Hofmann, Till, et al. "Initial results on generating macro actions from a plan database for planning on autonomous mobile robots" ICAPS 2017.
Nan, Rong, et al. "MDPs with unawareness in robotics." UAI 2016.
||Perception for navigation
Durrant-Whyte, Hugh, et al. "Simultaneous localization and mapping (SLAM): Part I." IEEE RAS magazine,13(2), 99-110.
Bailey, Tim, et al. "Simultaneous localization and mapping (SLAM): Part II." IEEE RAS Magazine, 13(3), 108-117.
||Perception for manipulation
Xiang, Yu, et al. "Objectnet3d: A large scale database for 3d object recognition." ECCV 2016.
Mahler, Jeffrey, "Dex-net 1.0: A cloud-based network of 3d objects for robust grasp planning using a multi-armed bandit model with correlated rewards." ICRA 2016
||Learning for manipulation
Vicente, Pedro, et al. "Towards markerless visual servoing of grasping tasks for humanoid robots." ICRA 2017
Devin, Coline, et al. "Learning modular neural network policies for multi-task and multi-robot transfer." ICRA 2017
Javdani, Shervin, et al. "Shared autonomy via hindsight optimization". RSS 2015.
Milliken, Lauren, et al. "Modeling user expertise for choosing levels of shared autonomy." ICRA 2017.
Ribeiro, Marco Tulio, et al. "Why should I trust you?: Explaining the predictions of any classifier". KDD 2016.
Hayes, Bradely, et al. "Improving robot controller transparency through autonomous policy explanation." HRI 2017.
||User-friendly robot control
Coronado, Enrique, et al. "Gesture-based robot control: Design challenges and evaluation with humans." ICRA 2017.
Huang, Justin, et al. "Code3: A system for end-to-end programming of mobile manipulator robots for novices and experts." ICRA 2017.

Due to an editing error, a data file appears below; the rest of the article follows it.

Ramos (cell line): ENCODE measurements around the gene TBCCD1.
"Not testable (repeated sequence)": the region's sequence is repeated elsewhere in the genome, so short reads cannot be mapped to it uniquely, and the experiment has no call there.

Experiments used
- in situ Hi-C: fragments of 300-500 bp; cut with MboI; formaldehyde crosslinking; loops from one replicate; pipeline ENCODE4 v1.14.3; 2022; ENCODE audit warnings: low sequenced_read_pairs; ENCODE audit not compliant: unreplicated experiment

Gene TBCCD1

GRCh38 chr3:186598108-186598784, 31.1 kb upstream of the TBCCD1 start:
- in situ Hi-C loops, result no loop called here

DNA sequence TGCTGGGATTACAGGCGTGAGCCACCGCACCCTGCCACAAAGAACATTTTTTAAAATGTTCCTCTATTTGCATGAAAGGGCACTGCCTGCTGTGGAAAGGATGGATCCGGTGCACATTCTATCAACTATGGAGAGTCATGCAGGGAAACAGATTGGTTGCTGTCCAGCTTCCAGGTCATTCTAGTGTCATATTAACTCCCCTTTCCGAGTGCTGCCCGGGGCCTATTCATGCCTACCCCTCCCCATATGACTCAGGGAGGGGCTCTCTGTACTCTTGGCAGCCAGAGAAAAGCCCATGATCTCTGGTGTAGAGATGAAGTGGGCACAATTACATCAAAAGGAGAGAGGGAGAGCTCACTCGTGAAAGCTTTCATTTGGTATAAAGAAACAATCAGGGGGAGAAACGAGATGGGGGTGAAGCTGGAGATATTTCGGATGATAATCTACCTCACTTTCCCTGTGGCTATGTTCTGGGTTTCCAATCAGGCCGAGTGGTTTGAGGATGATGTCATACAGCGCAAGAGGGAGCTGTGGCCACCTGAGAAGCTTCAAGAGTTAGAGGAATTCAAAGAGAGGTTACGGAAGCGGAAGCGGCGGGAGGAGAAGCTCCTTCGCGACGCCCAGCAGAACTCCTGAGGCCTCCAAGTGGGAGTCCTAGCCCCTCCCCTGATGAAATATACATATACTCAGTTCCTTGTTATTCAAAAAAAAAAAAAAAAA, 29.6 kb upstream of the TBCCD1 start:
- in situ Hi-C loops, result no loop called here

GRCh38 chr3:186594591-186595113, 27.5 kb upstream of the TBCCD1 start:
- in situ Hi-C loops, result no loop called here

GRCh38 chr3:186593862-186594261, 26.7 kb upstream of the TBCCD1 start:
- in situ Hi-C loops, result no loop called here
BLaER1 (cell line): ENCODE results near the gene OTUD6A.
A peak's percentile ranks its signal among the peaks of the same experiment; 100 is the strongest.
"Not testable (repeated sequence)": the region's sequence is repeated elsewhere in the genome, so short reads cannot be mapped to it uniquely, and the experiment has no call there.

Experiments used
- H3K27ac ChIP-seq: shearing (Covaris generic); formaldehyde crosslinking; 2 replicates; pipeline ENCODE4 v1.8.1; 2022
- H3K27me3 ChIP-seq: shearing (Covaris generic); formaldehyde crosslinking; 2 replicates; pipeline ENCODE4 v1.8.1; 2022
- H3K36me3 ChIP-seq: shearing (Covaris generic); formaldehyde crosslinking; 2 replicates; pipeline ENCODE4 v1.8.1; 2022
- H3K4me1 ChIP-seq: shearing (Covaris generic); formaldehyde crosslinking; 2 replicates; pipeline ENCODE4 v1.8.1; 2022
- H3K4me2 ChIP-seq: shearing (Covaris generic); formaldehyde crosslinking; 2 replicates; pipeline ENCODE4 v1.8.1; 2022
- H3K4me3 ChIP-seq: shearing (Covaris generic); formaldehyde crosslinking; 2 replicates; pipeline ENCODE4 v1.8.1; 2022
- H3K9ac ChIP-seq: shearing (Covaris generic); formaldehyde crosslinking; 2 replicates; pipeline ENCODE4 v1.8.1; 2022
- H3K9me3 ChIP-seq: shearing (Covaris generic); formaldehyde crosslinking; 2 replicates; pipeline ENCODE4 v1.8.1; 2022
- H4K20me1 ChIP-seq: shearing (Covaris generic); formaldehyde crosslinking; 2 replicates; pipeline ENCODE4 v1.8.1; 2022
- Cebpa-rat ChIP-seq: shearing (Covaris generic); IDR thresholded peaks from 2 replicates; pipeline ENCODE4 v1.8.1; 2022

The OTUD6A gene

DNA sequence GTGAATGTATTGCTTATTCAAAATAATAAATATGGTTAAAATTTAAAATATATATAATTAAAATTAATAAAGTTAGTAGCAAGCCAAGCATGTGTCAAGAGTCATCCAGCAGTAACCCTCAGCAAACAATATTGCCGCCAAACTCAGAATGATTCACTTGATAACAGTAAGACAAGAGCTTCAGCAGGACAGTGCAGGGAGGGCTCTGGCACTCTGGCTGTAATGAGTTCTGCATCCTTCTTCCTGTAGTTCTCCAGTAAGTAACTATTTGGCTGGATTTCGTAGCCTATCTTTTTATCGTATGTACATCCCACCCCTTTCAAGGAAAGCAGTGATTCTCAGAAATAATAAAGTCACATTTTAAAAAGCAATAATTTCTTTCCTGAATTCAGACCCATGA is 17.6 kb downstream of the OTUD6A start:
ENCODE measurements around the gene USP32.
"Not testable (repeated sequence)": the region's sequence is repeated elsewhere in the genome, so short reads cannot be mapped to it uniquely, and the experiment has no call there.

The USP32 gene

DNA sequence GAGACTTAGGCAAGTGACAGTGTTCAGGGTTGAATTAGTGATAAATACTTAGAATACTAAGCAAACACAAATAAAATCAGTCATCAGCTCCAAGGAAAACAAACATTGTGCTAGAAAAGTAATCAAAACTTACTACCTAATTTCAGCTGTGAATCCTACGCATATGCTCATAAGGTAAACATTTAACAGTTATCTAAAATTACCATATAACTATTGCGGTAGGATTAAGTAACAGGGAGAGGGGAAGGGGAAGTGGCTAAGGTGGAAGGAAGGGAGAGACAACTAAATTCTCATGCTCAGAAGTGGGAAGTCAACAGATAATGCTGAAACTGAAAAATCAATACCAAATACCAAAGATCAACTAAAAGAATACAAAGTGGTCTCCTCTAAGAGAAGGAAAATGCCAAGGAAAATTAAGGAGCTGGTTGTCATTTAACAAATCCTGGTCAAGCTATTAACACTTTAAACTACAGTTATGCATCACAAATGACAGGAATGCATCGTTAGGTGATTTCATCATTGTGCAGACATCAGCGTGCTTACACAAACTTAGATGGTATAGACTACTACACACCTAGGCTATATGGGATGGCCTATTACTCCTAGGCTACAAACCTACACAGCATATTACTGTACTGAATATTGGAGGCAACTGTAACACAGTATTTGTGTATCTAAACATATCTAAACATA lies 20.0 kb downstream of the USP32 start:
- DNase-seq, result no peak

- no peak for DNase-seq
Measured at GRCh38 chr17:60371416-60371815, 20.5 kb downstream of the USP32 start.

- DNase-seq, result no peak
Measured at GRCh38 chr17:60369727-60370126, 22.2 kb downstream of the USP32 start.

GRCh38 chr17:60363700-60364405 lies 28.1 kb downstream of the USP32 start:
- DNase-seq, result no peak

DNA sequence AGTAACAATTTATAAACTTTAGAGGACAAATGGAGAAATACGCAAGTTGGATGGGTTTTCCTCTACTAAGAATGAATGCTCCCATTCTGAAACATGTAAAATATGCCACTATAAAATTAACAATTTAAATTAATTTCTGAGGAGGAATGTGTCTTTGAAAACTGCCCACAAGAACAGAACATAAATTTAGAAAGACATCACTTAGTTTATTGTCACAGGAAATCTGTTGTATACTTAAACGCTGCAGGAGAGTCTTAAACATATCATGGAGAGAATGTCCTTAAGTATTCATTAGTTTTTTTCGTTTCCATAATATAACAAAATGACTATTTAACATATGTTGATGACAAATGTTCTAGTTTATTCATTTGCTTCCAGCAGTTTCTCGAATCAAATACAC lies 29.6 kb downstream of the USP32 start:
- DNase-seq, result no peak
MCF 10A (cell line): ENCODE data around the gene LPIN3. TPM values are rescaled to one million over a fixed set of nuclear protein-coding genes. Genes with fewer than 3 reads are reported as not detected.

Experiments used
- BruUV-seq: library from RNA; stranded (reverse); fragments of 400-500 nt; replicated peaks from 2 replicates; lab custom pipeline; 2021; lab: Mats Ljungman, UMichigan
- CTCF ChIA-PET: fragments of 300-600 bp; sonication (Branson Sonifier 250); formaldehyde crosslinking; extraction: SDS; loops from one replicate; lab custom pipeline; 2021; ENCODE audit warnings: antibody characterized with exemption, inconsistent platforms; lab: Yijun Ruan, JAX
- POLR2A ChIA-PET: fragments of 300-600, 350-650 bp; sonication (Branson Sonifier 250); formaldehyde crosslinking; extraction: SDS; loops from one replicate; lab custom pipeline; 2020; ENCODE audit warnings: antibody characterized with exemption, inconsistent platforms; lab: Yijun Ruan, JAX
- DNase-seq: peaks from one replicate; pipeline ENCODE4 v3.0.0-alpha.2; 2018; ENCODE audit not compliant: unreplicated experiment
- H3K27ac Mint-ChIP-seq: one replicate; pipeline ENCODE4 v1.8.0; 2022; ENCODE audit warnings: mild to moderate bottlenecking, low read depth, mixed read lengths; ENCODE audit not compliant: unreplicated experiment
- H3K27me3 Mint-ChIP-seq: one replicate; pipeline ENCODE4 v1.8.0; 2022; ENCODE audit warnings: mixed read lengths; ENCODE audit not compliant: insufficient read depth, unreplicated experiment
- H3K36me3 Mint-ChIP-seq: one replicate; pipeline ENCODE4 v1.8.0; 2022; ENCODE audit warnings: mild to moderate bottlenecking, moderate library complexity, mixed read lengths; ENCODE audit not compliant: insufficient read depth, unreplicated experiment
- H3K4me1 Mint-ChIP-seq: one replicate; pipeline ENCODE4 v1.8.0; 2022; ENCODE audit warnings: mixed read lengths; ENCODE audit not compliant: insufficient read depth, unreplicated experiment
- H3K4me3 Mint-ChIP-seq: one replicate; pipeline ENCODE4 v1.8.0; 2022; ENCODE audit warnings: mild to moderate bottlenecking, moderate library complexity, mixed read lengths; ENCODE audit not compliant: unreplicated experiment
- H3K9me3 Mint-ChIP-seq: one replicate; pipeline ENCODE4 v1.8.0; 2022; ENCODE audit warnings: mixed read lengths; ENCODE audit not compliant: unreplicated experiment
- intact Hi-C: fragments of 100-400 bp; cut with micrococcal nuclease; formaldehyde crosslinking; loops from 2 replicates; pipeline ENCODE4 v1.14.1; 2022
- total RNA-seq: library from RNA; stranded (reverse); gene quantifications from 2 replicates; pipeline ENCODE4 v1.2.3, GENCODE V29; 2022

||Communication and assistive robotics
Huang, Sandy, et al. "Enabling robots to communicate their objectives." RSS 2017.
Broad, Alexander, et al. "Path planning under interface-based constraints for assistive robotics." ICAPS 2016.
||Project reports due
Absence and Make-up Policies
If a student is unable to present on a scheduled date due to extenuating circumstances, an arrangement will be made to reschedule their presentation. Accommodations will be made for religious observances provided that students notify the instructor at the beginning of the semester concerning those dates. Students who expect to miss class due to officially university-sanctioned activities should inform the instructor early in the semester. Alternative arrangements will generally be made for any examinations and other graded in-class work affected by such absences. The preceding policies are based on ACD 304–04, “Accommodation for Religious Practices” and ACD 304–02, “Missed Classes Due to University-Sanctioned Activities.”
Cell phones and pagers must be turned off
during class to avoid causing distractions, unless instructed by the
presenters (e.g., for online polling software). The use of recording
devices is not permitted during class. Any violent or threatening
conduct by an ASU student in this class will be reported to the ASU
Police Department and the Office of the Dean of Students.
All students in this class are subject to ASU’s Academic Integrity Policy (available at http://provost.asu.edu/academicintegrity) and should acquaint themselves with its content and requirements, including a strict prohibition against plagiarism. All violations will be reported to the Dean’s office, who maintain records of all offenses. Students are expected to abide by the FSE Honor Code (http://engineering.asu.edu/integrity/).
Suitable accommodations will be made for students having disabilities and students should notify the instructor as early as possible if they will require same. Such students must be registered with the Disability Resource Center and provide documentation to that effect.
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Notice: Any information in this syllabus (other than grading and absence policies) may be subject to change with reasonable advance notice.
Notice: All contents of these lectures, including written materials distributed to the class, are under copyright protection. Notes based on these materials may not be sold or commercialized without the express permission of the instructor. [Note: Based on ACD 304-06.]